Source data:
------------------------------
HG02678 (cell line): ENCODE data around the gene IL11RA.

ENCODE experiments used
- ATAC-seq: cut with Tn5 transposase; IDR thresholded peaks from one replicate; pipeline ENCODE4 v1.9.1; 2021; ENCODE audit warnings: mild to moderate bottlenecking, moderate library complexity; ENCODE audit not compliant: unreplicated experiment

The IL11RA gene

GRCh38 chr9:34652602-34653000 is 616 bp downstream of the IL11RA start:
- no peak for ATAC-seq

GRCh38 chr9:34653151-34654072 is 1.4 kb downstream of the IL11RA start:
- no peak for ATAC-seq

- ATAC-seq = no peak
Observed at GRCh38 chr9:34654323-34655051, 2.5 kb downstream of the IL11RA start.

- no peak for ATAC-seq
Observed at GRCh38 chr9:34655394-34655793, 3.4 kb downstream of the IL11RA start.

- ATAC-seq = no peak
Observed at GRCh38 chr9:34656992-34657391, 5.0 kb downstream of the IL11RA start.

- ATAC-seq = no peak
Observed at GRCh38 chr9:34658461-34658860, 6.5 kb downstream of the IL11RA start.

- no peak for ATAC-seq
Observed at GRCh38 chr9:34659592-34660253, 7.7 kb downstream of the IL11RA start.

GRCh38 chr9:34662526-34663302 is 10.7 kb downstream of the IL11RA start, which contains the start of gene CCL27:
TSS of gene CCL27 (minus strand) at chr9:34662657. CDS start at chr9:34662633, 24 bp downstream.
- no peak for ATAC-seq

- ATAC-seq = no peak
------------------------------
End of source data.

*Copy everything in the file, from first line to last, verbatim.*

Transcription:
HG02678 (cell line): ENCODE data around the gene IL11RA.

ENCODE experiments used
- ATAC-seq: cut with Tn5 transposase; IDR thresholded peaks from one replicate; pipeline ENCODE4 v1.9.1; 2021; ENCODE audit warnings: mild to moderate bottlenecking, moderate library complexity; ENCODE audit not compliant: unreplicated experiment

The IL11RA gene

GRCh38 chr9:34652602-34653000 is 616 bp downstream of the IL11RA start:
- no peak for ATAC-seq

GRCh38 chr9:34653151-34654072 is 1.4 kb downstream of the IL11RA start:
- no peak for ATAC-seq

- ATAC-seq = no peak
Observed at GRCh38 chr9:34654323-34655051, 2.5 kb downstream of the IL11RA start.

- no peak for ATAC-seq
Observed at GRCh38 chr9:34655394-34655793, 3.4 kb downstream of the IL11RA start.

- ATAC-seq = no peak
Observed at GRCh38 chr9:34656992-34657391, 5.0 kb downstream of the IL11RA start.

- ATAC-seq = no peak
Observed at GRCh38 chr9:34658461-34658860, 6.5 kb downstream of the IL11RA start.

- no peak for ATAC-seq
Observed at GRCh38 chr9:34659592-34660253, 7.7 kb downstream of the IL11RA start.

GRCh38 chr9:34662526-34663302 is 10.7 kb downstream of the IL11RA start, which contains the start of gene CCL27:
TSS of gene CCL27 (minus strand) at chr9:34662657. CDS start at chr9:34662633, 24 bp downstream.
- no peak for ATAC-seq

- ATAC-seq = no peak